At the opposite end of the spectrum from Field is Peter Randall’s Adult Bullying: Perpetrators and Victims. The book is a sober discussion of bullying based on more than 200 interviews with bullies and victims, describing the phenomenon in both workplace and neighborhood, with special attention to the creation of personalities of bullies and victims. There are many case studies to illustrate points. More than other books, Randall places emphasis on creation of the victim personality, which may involve, for example, overprotection as a child or having authoritarian parents. Many anti‐bullying treatments downplay the complicity of the victim for the obvious reason that this may disempower them. If victims blame themselves, it is difficult to survive and fight back. However, understanding the bully‐victim dyad can contribute to developing better strategies to challenge it. Randall has less than other books on how to deal with bullies at an individual level, but includes quite a bit of material on prevention and resolution of bullying in the workplace and neighborhood.

The most unusual contribution in the recent bullying‐at‐work genre is Corporate Hyenas at Work by Susan Marais and Magriet Herman, South Africans with personal experience of bullying. The book is an engaging exposition of problems due to “corporate hyenas,” namely bullies and downsizers, who Marais and Herman systematically compare to hyenas in the wild. They describe disturbed corporate ecosystems, types of corporate hyenas (from top ones to loners), various styles of attack and interaction, symptoms of hyena‐positive organizations, “corporate killings” (unfair dismissals, victimization, downsizing), how to survive, and how to promote a sound corporate ecosystem. Analogies from the wild are used throughout, along with case studies and attractive graphics of hyenas and other animals.

The hyena analogy – especially salient in Africa – is remarkably fruitful and flexible, especially in highlighting different types and styles of bullies, their collective action, and corporate culture. This approach is likely to resonate more with some readers than others. Marais and Herman draw on interviews as well as their own experiences. Their final chapters on personal survival are especially good. Like a number of other authors, their response to being bullied was to become informed, investigate further, and provide their insights to others.

The book Work Abuse, though not just about bullying, deserves mention here. The authors, Judith Wyatt and Chauncey Hare, have long experience in advising workers in toxic organizations. Their lengthy book is written specifically to help workers in such organizations to develop the psychological insights, skills, and self‐transformations to survive. For the individual worker, this is a more ambitious enterprise than using tactics presented in the other books.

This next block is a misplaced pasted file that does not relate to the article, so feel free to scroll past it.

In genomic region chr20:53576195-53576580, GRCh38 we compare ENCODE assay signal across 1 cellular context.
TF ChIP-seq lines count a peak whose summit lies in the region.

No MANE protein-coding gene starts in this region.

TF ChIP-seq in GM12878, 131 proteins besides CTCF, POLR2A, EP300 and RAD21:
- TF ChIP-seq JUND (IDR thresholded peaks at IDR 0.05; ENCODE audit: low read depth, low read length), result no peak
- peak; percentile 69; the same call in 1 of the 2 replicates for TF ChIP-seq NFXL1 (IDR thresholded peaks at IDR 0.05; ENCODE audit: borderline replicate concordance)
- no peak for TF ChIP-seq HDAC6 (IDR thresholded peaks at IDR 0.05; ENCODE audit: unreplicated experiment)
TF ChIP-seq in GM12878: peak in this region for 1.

Wyatt and Hare believe the central dynamic in toxic organizations is shaming. Workers are humiliated by others but also heap shame on themselves, whether it is for not measuring up to others or for particular failures. Work Abuse is a manual for understanding the shaming process and developing the capacity to stop shaming oneself, to not be affected by shaming from others, and to align one’s self‐interests with those of others in order to survive and thrive. Since abusive dynamics are found in most organizations, leaving may not be a solution, and may be impossible for some individuals for personal or financial reasons. Wyatt and Hare’s program of self‐understanding and self‐development is not a quick or easy path but is certainly worthy of consideration for anyone who is at risk and wants to survive and achieve one’s goals over the long term.

A victim of bullying thus has a choice of a variety of books filled with insight and practical tips. As well, there is quite a lot of material on the Web. Besides Tim Field’s site, mentioned above, worthy of note is an attractive and informative site prepared by Gary and Ruth Namie, http://www.bullybusters.org/

It is understandable that authors use dramatic stories to illustrate their points, since horrific cases of abuse are more memorable and more likely to be recognized by and reported to others. My colleague Will Rifkin pointed out to me that as well as these “clinical” cases of abuse, there are less obvious “sub‐clinical” cases to which numerous workers may be subject. Although for any individual the degree, impact, and consequences of bullying are less in these sub‐clinical cases, the overall impact on workers and the workplace may still be significant and worthy of study and action. Diagnosing low‐grade harassment is difficult; however, those subject to it are likely to recognize the processes when reading about more serious cases.